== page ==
Friday, April 29, 2005

A Lesson from Vatican Electoral Politics

I have written numerous times about the importance of supermajorities in avoiding the divisiveness of partisan politics and the extremism of bare majorities. Andrew Sullivan makes an interesting observation, that this same principle may have been at work in the recent papal election. In a 1996 act that got little attention, Pope John Paul II modified the rules of papal elections, specifically weakening a supermajority requirement that had been in place since the 12th century. The old rules had required that the College of Cardinals elect a pope by a two-thirds majority. This supermajority mechanism operated to ensure that a pope was broadly acceptable to the cardinals. A candidate thought to be too extreme (in any direction) by a third of the cardinals could be blocked, even if supported by a majority, and a compromise candidate would have to be selected instead. Under the new rules put in place by John Paul II, the college would try for a two-thirds majority election, but if a pope were not elected after a specified number of days, the supermajority requirement could be relaxed to a simple majority. This subtle change meant that any candidate that had a bare majority no longer needed to compromise, since he could just hold out. Since everyone knew that, there would be no incentive to compromise, and even incentive to "cut to the chase". It is quite likely that this "little tweak" of procedure affected the outcome of the papal election.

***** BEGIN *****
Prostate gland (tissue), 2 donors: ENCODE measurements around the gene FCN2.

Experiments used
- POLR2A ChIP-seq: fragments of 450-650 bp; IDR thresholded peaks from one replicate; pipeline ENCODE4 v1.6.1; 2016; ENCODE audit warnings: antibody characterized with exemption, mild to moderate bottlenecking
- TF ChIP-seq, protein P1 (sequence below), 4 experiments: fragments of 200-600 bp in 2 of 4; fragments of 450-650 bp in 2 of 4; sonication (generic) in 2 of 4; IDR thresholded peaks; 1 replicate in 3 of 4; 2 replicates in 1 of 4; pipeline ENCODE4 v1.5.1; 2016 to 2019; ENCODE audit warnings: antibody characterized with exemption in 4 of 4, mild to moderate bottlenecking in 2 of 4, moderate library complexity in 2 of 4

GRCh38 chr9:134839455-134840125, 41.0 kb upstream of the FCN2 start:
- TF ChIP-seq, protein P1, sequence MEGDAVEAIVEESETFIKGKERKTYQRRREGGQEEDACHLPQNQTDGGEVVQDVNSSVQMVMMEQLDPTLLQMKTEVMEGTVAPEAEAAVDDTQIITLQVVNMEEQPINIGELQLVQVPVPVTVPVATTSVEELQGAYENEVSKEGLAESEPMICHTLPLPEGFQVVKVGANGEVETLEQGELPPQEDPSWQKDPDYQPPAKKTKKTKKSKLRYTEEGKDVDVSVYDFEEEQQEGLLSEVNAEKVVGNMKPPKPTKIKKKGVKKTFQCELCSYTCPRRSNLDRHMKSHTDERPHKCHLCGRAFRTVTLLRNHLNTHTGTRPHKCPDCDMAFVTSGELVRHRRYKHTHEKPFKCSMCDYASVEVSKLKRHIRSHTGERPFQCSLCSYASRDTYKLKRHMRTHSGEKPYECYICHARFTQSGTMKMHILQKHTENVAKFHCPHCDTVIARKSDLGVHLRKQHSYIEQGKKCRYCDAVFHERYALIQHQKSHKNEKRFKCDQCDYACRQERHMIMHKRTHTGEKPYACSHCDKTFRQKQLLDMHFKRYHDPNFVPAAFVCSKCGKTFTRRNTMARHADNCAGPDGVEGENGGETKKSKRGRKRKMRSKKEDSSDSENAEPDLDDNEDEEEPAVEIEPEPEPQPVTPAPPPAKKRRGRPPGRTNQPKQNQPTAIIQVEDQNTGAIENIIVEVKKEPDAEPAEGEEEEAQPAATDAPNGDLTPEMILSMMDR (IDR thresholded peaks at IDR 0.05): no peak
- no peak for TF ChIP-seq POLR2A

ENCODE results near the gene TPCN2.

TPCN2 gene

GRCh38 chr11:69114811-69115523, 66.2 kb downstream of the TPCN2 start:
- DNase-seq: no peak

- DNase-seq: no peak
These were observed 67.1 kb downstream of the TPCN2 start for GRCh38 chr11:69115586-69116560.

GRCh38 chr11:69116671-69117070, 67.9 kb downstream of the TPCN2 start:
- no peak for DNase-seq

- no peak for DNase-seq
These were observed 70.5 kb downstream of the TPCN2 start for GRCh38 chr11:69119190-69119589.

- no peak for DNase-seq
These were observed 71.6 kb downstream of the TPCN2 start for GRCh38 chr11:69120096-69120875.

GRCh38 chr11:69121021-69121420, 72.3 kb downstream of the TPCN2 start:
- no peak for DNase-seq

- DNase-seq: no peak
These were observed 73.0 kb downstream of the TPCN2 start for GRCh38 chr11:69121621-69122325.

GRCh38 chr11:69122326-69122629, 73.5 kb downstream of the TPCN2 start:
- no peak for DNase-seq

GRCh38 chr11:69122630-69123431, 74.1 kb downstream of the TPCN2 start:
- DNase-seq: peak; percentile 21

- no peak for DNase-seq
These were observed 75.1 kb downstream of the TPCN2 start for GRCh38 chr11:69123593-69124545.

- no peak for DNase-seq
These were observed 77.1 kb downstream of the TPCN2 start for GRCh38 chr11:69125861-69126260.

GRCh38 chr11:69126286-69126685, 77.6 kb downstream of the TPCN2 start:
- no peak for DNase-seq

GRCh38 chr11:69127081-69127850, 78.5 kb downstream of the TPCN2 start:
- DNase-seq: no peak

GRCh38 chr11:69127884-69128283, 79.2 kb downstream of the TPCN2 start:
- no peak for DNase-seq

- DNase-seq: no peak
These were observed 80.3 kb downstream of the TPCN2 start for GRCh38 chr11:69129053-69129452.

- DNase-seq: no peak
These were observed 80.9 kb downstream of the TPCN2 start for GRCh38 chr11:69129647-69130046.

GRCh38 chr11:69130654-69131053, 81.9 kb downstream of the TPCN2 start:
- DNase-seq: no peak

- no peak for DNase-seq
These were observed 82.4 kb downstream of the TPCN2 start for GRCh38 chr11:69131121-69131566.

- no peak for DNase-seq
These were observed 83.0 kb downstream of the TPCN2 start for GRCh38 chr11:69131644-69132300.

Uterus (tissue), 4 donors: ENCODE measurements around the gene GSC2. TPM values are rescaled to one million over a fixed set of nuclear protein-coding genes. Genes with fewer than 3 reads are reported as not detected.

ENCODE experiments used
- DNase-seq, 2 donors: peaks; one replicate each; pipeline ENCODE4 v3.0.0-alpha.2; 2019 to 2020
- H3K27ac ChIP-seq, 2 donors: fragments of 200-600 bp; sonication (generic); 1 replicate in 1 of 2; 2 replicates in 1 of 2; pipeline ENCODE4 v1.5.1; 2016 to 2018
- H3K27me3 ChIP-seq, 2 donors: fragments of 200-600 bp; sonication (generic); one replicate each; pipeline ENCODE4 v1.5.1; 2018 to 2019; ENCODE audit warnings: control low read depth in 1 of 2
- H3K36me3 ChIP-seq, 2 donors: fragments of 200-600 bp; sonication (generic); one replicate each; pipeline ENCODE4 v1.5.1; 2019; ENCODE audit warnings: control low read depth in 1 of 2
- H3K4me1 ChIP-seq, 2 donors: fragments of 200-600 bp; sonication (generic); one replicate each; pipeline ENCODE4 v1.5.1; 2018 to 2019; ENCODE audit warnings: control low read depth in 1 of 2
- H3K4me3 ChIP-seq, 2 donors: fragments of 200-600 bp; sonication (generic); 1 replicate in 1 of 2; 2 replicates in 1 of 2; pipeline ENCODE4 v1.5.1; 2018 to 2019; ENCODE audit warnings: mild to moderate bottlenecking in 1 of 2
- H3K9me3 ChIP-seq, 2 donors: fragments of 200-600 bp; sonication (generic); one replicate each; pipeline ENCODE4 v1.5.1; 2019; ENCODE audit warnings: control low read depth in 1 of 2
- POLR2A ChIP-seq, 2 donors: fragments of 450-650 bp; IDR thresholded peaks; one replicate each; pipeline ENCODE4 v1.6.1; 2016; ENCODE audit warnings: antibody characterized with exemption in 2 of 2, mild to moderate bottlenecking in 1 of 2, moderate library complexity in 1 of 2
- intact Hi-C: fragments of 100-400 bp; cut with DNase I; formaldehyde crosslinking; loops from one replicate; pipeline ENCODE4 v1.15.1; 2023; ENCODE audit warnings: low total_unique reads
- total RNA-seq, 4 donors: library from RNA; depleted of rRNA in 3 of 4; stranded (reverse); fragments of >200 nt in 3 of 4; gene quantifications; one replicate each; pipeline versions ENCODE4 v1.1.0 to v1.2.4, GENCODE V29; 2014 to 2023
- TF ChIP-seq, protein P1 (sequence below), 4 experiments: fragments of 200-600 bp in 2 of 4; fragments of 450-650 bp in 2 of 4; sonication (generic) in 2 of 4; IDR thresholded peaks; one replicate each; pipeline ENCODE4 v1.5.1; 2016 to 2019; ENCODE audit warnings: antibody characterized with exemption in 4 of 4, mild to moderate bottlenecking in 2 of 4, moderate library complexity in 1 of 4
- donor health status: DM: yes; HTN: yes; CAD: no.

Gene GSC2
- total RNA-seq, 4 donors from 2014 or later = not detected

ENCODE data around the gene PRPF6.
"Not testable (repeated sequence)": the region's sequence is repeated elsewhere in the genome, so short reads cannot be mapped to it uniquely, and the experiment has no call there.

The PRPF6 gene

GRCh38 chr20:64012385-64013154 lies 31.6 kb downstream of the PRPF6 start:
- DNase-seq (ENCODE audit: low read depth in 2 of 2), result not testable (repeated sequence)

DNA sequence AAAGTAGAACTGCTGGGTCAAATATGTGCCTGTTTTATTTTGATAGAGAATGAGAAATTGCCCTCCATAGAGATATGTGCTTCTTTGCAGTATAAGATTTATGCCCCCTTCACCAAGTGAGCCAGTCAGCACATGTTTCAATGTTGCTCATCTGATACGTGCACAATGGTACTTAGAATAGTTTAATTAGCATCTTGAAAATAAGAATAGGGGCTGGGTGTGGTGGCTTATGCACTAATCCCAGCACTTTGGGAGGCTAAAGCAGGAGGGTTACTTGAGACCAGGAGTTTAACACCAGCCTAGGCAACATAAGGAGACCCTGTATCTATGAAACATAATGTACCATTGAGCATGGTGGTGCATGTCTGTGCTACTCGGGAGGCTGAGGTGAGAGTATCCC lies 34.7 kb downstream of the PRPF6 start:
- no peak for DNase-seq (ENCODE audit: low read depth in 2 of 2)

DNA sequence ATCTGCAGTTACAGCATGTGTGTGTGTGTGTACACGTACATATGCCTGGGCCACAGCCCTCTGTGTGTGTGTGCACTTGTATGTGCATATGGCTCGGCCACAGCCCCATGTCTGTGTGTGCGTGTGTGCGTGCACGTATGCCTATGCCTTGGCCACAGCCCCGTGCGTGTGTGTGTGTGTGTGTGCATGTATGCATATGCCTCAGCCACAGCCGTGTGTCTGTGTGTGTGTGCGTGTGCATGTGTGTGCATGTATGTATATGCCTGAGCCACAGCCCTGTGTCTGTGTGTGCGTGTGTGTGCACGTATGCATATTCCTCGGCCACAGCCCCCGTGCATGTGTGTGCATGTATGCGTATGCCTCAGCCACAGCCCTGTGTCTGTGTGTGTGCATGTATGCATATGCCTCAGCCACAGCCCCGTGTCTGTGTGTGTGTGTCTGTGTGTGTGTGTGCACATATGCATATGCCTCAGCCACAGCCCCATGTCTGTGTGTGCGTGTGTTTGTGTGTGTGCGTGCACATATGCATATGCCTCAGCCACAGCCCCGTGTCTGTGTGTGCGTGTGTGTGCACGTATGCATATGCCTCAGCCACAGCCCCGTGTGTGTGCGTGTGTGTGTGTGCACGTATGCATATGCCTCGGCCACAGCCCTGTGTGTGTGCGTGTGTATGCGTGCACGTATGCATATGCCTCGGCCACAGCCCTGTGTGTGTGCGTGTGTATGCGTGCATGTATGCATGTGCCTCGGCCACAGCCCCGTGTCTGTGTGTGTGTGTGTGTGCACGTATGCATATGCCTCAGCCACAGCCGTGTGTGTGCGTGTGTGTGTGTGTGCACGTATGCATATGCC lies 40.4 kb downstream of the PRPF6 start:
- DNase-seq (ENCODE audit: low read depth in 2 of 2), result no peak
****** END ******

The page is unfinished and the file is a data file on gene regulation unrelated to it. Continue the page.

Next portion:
Thoughtful students of election theory can apply this lesson to the current American debate over the filibuster. The Republicans (who have the bare majority at the moment) would like to eliminate this supermajority mechanism at least for judicial appointments. But it is lifetime judicial appointments where the danger of partisanship makes a supermajority requirement most important.

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